On May 19, 2021, Campaign Legal Center (CLC) filed suit against the Federal Election Commission (FEC) for failing to act on our administrative complaint demonstrating that the Big Tent Project Fund, a nonprofit 501(c)(4) corporation, violated federal campaign finance law by failing to register as a political committee, to publicly disclose its donors, and to report all of its independent expenditures exceeding $250. CLC's administrative complaint has been pending with the FEC for more than a year.
On May 12, 2021, Campaign Legal Center (CLC) filed a complaint with the Federal Election Commission (FEC) alleging that unknown donors secretly gave $75,000 to the Democratic super political action committee (PAC) Lone Star Forward in the name of "Tomfoolery LLC," which does not appear to exist.
Paul Smith, Campaign Legal Center's (CLC) vice president of litigation & strategy, testified on the Supreme Court's approach to deciding constitutional issues and the importance of fact-finding. He discusses two Supreme Court decisions, Citizens United v. Federal Election Commission and Shelby County v. Holder, to show how the Supreme Court made factual misjudgments in deciding those cases.
On April 25, 2021, Campaign Legal Center (CLC) submitted this statement to the Maine legislature in support of L.D. 1417, a bill that seeks to protect Maine elections from the potential for corruption and the appearance of corruption by banning direct corporate contributions to candidates. CLC supports this bill, with suggested amendments, because it aims to ensure that candidates and elected officials answer to their constituents and not just to the influence of wealthy special interests.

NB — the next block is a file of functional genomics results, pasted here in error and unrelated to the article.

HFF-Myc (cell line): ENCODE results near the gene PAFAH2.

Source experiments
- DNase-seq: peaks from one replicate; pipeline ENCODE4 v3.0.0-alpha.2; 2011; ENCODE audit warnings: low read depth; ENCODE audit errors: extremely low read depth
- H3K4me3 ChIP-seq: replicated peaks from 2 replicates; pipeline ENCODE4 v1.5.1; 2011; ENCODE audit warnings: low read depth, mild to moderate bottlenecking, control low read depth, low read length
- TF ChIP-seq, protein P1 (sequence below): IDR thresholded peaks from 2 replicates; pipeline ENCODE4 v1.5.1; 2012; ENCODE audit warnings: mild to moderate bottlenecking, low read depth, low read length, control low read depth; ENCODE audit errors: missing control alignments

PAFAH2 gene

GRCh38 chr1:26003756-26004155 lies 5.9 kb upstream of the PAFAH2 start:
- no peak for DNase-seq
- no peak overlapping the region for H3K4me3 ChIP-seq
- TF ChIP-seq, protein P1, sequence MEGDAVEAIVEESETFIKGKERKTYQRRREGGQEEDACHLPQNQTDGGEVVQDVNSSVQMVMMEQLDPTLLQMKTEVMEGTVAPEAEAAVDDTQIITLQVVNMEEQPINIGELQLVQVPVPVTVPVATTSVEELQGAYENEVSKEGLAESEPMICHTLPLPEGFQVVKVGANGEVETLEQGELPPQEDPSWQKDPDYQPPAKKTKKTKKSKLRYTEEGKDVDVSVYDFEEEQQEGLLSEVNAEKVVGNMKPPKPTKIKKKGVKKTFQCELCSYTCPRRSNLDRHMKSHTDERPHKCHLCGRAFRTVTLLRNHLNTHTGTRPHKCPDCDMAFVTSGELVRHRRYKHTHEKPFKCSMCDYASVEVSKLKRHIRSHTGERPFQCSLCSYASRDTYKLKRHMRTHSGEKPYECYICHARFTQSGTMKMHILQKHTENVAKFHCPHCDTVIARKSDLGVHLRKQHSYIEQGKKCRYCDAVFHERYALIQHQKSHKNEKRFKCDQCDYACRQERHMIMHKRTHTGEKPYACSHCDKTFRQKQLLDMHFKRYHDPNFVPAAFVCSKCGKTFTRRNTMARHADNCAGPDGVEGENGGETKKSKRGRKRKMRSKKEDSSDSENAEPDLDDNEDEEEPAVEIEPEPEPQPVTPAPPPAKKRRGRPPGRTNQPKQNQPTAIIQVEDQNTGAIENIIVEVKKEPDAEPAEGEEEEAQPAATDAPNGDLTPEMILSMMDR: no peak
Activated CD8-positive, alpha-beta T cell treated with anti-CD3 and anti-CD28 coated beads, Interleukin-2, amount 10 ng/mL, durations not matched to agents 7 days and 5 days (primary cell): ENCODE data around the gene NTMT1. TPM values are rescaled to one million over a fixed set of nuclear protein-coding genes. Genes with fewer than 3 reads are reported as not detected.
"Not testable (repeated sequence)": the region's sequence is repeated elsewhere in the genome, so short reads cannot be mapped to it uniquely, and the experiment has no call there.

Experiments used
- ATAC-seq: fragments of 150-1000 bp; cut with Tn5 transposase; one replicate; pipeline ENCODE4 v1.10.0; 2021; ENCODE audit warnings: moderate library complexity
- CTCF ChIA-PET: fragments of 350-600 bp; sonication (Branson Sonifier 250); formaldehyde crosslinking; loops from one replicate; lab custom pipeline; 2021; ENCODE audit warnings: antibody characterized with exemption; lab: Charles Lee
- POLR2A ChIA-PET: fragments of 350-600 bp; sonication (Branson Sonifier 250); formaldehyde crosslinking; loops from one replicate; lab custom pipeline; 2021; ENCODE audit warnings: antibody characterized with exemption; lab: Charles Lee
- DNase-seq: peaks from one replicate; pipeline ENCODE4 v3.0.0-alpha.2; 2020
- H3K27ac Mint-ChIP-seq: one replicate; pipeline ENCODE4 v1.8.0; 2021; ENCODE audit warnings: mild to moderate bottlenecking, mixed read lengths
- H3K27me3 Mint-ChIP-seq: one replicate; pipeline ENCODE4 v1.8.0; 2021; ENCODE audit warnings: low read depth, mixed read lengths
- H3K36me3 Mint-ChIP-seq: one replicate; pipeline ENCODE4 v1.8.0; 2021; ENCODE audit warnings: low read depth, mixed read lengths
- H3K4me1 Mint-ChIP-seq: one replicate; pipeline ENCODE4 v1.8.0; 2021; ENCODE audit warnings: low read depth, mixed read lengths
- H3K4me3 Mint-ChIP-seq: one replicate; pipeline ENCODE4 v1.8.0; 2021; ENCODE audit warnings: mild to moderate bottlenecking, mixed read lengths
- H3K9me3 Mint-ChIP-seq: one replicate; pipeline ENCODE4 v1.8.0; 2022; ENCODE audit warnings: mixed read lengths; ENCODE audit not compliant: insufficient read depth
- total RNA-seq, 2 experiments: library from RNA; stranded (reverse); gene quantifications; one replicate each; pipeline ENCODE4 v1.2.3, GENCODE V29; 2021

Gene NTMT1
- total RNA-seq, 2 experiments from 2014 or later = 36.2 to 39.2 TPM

On April 20, 2021, Campaign Legal Center (CLC) explained why the defendant's motion to dismiss should be denied. Among other things, the defendant's arguments fail to identify any constitutional defect in the Federal Election Campaign Act's (FECA) long-standing private right of action to use administrative complainants to pursue civil enforcement of the law in certain, limited circumstances, which promotes the First Amendment right to access information about who is spending money to influence federal elections.
On April 8, 2021, Giffords and Campaign Legal Center Action (CLCA) supplemented their complaint filed with the Federal Election Commission (FEC) alleging that the National Rifle Association's (NRA) super PAC, the NRA Victory Fund, violated its reporting obligations.
On April 7, 2021, Campaign Legal Center (CLC) filed a complaint with the Federal Election Commission (FEC) alleging that Sen. Ted Cruz's campaign committee, Ted Cruz for Senate, violated federal law by using up to $18,000 in campaign funds on Facebook ads promoting the sale of Cruz's book.